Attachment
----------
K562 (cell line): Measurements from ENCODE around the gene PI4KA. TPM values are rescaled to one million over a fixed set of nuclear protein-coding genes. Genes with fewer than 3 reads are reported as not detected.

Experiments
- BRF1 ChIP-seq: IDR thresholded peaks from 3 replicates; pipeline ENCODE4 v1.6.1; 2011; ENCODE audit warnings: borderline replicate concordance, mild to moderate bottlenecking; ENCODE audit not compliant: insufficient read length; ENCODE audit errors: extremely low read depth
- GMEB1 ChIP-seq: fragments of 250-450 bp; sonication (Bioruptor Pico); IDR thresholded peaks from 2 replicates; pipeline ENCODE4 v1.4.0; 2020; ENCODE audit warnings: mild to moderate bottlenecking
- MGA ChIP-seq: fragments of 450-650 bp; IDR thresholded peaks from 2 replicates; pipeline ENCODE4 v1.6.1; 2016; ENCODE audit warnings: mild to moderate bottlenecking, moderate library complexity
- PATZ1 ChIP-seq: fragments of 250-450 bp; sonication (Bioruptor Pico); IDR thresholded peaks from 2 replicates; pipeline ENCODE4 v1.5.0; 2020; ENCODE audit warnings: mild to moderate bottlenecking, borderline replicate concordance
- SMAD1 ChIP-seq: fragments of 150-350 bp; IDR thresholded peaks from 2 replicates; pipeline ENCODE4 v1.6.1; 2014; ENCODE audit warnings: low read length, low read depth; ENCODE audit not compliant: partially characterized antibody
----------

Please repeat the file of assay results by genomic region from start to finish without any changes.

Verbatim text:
K562 (cell line): Measurements from ENCODE around the gene PI4KA. TPM values are rescaled to one million over a fixed set of nuclear protein-coding genes. Genes with fewer than 3 reads are reported as not detected.

Experiments
- BRF1 ChIP-seq: IDR thresholded peaks from 3 replicates; pipeline ENCODE4 v1.6.1; 2011; ENCODE audit warnings: borderline replicate concordance, mild to moderate bottlenecking; ENCODE audit not compliant: insufficient read length; ENCODE audit errors: extremely low read depth
- GMEB1 ChIP-seq: fragments of 250-450 bp; sonication (Bioruptor Pico); IDR thresholded peaks from 2 replicates; pipeline ENCODE4 v1.4.0; 2020; ENCODE audit warnings: mild to moderate bottlenecking
- MGA ChIP-seq: fragments of 450-650 bp; IDR thresholded peaks from 2 replicates; pipeline ENCODE4 v1.6.1; 2016; ENCODE audit warnings: mild to moderate bottlenecking, moderate library complexity
- PATZ1 ChIP-seq: fragments of 250-450 bp; sonication (Bioruptor Pico); IDR thresholded peaks from 2 replicates; pipeline ENCODE4 v1.5.0; 2020; ENCODE audit warnings: mild to moderate bottlenecking, borderline replicate concordance
- SMAD1 ChIP-seq: fragments of 150-350 bp; IDR thresholded peaks from 2 replicates; pipeline ENCODE4 v1.6.1; 2014; ENCODE audit warnings: low read length, low read depth; ENCODE audit not compliant: partially characterized antibody